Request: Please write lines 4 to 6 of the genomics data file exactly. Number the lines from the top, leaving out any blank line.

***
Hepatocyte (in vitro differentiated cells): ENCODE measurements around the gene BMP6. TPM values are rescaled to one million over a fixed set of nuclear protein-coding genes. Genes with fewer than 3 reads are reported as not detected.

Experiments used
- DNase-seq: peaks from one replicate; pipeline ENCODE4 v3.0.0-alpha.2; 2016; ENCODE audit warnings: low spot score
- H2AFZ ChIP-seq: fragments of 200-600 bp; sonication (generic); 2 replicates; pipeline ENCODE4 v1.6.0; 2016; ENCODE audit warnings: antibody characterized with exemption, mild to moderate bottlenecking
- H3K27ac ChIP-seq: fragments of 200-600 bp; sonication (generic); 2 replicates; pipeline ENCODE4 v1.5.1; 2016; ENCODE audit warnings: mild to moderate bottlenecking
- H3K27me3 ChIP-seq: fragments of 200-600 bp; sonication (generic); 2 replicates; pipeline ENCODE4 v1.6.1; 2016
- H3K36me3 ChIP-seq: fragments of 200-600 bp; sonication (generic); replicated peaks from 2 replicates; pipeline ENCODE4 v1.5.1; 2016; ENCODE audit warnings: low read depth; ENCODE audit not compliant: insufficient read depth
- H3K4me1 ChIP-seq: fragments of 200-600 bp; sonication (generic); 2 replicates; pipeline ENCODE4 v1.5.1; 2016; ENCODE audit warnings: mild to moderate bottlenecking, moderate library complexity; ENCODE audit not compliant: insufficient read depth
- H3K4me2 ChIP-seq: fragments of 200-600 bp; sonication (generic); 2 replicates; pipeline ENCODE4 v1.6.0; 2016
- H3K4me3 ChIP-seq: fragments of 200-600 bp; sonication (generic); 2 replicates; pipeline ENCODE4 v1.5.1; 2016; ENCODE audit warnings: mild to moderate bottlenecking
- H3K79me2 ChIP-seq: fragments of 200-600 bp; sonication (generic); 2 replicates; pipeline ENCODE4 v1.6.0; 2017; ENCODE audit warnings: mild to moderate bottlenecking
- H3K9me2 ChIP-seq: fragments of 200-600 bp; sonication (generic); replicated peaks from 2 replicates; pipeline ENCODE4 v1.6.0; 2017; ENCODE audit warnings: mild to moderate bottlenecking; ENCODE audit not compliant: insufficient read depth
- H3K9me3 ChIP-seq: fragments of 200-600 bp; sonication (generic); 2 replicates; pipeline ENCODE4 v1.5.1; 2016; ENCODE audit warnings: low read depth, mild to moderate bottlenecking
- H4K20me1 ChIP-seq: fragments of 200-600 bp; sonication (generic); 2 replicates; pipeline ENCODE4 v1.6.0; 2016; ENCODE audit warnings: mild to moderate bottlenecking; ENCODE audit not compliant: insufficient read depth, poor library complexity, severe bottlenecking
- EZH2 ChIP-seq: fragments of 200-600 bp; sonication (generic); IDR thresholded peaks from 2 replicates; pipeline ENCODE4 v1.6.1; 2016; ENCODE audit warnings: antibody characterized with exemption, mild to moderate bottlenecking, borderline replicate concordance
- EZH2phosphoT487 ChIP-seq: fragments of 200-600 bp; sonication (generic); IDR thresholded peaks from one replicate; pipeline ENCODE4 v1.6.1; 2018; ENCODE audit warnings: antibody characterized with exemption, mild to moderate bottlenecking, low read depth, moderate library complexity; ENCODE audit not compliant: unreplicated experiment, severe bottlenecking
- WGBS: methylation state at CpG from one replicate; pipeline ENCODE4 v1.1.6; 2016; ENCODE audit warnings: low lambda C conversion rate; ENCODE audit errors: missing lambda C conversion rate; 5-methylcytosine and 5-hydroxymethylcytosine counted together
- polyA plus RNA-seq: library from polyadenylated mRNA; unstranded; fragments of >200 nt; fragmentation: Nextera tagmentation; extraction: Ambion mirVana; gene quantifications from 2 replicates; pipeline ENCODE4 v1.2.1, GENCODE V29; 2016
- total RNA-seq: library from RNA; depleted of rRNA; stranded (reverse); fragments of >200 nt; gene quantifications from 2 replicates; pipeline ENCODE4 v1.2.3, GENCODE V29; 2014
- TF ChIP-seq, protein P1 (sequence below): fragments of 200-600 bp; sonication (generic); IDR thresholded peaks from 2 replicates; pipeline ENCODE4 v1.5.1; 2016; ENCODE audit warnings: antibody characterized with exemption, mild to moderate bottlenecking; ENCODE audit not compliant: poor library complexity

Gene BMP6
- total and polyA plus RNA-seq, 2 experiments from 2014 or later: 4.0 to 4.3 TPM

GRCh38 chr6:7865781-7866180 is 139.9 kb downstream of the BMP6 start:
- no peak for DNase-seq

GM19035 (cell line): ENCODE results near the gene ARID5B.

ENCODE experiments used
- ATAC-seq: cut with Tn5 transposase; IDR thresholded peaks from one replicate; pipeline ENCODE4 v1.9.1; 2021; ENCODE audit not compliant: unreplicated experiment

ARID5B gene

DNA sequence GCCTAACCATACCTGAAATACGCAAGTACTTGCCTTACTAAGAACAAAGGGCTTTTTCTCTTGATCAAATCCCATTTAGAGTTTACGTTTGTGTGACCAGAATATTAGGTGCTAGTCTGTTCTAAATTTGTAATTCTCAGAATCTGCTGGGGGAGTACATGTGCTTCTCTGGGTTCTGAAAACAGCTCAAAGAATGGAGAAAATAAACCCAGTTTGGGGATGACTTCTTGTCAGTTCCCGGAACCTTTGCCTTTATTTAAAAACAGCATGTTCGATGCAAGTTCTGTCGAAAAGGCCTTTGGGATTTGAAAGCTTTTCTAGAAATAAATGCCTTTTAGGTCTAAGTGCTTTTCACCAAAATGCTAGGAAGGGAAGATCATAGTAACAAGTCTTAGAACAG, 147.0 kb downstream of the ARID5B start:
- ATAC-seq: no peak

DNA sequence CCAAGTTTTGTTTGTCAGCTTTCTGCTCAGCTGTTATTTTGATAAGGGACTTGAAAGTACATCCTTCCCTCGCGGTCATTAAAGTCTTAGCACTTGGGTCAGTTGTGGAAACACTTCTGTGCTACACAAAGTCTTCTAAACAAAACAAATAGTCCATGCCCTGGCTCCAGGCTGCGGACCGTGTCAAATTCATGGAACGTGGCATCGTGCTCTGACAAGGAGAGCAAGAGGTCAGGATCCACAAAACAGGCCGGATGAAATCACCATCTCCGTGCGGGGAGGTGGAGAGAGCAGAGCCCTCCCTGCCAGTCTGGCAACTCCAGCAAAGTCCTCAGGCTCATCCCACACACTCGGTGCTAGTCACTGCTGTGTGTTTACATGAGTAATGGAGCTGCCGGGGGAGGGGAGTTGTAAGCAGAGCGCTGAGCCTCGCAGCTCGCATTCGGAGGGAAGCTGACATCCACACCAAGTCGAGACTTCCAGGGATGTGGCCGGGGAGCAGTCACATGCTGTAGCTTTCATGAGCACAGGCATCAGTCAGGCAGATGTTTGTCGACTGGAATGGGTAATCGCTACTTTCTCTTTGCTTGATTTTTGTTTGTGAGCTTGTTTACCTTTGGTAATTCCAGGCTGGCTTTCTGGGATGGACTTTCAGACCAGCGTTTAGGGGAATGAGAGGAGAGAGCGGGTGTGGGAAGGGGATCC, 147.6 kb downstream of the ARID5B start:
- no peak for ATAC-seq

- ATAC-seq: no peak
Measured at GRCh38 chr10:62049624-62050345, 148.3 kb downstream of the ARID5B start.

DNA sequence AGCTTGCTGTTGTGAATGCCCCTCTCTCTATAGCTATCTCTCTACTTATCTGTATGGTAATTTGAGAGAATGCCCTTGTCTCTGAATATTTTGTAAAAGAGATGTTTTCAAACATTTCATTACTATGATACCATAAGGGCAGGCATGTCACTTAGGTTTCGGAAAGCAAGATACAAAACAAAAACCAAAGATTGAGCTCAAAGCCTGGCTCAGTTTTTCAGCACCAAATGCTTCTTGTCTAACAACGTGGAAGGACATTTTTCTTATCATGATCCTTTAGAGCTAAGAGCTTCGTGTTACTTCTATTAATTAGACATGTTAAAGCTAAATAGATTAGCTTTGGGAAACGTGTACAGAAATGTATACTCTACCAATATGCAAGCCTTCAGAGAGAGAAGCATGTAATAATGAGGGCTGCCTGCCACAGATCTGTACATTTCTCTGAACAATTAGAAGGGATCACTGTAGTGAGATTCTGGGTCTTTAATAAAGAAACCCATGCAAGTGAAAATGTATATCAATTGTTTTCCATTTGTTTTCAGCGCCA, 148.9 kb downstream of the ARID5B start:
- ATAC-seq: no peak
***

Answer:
- H2AFZ ChIP-seq: fragments of 200-600 bp; sonication (generic); 2 replicates; pipeline ENCODE4 v1.6.0; 2016; ENCODE audit warnings: antibody characterized with exemption, mild to moderate bottlenecking
- H3K27ac ChIP-seq: fragments of 200-600 bp; sonication (generic); 2 replicates; pipeline ENCODE4 v1.5.1; 2016; ENCODE audit warnings: mild to moderate bottlenecking
- H3K27me3 ChIP-seq: fragments of 200-600 bp; sonication (generic); 2 replicates; pipeline ENCODE4 v1.6.1; 2016